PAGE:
How New OSS Communities And Code Bases Are Developed From Old Ones

Jesse Hood | OpenLogic | July 24, 2013

Open source software developers modify significant amounts of source code for a variety of different reasons.  Depending on the amount of modification, the number of developers doing the fragmentation (sometimes called a “fork” in the code), the status of these developers in the community, and the intention of the development community, the results could be just a few lines of updated code, or it could be a complete fork of the code base that takes the open source project in an entirely new direction.  This blog article summarizes some of the reasons individual developers, or entire OSS communities, will intentionally fork an existing code base.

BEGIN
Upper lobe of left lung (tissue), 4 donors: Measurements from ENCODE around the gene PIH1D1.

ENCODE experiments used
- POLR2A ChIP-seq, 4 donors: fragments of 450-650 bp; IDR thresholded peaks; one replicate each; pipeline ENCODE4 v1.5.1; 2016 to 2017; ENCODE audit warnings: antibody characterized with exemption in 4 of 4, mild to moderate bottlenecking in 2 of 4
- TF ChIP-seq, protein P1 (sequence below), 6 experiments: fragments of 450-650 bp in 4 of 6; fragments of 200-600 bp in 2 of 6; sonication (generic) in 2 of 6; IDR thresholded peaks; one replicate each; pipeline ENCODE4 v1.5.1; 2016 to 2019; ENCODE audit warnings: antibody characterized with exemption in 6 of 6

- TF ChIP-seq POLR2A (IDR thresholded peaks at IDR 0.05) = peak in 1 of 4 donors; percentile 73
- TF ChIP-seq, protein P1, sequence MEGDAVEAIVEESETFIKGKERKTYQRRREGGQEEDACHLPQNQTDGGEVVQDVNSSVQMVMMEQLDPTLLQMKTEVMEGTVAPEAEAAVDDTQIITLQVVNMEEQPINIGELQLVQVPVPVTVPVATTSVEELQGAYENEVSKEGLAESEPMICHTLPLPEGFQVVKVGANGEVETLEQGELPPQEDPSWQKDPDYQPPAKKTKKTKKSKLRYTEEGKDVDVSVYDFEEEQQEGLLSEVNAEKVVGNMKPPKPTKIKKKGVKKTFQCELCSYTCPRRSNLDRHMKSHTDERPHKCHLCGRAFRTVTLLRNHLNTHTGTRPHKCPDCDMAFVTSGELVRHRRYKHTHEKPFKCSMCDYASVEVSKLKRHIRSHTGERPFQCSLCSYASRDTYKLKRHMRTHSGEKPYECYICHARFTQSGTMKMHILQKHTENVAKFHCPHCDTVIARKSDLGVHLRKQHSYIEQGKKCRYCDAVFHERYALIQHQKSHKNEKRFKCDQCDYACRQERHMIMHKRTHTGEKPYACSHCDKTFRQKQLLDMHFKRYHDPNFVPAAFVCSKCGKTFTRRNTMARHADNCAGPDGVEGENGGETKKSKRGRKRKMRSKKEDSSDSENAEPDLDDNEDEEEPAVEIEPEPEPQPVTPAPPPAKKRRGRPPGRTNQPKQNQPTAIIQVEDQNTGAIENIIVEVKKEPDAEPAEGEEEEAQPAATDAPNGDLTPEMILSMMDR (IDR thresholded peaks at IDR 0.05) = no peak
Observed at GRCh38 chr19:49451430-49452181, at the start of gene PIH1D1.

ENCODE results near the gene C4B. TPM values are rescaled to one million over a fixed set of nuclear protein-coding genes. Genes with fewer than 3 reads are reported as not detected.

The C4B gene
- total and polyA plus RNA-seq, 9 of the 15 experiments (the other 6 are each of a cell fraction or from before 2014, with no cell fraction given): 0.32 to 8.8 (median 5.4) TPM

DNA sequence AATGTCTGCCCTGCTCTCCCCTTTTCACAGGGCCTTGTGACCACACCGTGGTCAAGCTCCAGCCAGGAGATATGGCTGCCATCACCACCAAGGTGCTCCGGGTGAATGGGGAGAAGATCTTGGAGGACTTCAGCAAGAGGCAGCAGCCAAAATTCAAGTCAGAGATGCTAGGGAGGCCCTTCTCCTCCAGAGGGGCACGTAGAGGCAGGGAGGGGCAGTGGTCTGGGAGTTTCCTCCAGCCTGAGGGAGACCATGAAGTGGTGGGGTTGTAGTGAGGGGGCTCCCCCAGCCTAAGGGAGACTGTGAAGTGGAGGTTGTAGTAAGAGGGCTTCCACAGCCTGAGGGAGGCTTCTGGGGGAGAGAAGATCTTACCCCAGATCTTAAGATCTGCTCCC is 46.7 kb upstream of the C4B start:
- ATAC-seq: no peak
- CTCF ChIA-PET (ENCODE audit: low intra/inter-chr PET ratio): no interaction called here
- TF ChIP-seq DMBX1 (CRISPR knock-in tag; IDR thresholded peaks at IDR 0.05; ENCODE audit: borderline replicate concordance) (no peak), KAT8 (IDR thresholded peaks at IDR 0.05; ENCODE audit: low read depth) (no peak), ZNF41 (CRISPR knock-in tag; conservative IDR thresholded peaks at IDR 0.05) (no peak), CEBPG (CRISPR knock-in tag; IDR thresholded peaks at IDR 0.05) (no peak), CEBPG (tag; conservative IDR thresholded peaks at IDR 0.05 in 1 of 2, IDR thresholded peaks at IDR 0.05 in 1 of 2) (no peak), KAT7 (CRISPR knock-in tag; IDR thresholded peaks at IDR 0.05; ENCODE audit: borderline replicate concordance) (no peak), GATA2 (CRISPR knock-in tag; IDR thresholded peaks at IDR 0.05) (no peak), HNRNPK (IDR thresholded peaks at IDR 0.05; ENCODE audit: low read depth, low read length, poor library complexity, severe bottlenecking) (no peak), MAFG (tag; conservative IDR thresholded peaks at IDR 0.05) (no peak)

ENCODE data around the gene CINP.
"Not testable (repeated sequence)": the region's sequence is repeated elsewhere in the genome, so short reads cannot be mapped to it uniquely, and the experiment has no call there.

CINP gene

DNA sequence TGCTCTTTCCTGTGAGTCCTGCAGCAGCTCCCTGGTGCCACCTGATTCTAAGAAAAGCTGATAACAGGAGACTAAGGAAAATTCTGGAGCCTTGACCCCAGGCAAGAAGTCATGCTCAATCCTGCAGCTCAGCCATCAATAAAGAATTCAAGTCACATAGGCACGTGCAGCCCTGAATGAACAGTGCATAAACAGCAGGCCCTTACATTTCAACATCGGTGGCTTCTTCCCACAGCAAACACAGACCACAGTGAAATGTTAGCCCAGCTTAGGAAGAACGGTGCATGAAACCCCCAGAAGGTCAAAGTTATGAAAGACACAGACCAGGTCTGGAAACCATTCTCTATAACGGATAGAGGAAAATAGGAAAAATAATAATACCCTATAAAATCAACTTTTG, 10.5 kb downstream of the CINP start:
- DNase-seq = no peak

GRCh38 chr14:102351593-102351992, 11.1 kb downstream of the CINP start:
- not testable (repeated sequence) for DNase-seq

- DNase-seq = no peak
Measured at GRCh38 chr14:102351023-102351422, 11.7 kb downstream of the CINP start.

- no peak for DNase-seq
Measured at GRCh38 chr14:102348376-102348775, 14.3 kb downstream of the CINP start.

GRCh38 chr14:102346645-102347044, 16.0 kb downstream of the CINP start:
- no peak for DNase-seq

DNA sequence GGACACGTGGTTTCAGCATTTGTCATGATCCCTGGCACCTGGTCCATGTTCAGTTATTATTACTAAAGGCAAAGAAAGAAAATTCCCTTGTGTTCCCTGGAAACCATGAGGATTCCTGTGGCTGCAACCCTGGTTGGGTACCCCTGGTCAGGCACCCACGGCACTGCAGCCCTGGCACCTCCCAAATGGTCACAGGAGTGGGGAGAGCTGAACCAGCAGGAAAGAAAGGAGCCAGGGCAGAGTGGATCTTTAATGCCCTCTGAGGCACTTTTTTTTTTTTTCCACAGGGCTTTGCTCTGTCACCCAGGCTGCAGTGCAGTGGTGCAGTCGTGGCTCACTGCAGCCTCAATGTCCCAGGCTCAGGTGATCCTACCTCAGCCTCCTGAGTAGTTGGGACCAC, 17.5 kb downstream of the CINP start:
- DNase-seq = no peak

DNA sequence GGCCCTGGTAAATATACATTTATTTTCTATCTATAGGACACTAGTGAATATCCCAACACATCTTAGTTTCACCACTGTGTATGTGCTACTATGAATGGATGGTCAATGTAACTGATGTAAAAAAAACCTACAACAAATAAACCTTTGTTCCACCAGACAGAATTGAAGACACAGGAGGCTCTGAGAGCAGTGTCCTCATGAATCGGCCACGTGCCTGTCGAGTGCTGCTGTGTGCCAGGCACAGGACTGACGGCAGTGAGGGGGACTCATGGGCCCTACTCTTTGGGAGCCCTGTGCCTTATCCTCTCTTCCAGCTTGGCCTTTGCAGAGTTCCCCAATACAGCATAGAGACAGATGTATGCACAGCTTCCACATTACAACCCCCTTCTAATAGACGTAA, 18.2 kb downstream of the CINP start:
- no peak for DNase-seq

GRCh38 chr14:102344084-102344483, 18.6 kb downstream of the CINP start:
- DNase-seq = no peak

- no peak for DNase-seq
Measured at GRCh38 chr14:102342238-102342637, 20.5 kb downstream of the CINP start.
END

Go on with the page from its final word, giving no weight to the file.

1.     Building an entirely new project

Possibly the most well-known and recent example of a leading open source author intentionally forking his project to make a brand new one is the development of MariaDB.  MariaDB was created by Michael “Monty” Widenius, the original author of the MySQL database. Michael sold the MySQL project to Sun Microsystems several years ago.  In 2009 and 2010, after Oracle acquired Sun Microsystems, Michael became concerned with the commercial direction that Oracle was taking the database, so he forked the code of MySQL community version to build MariaDB.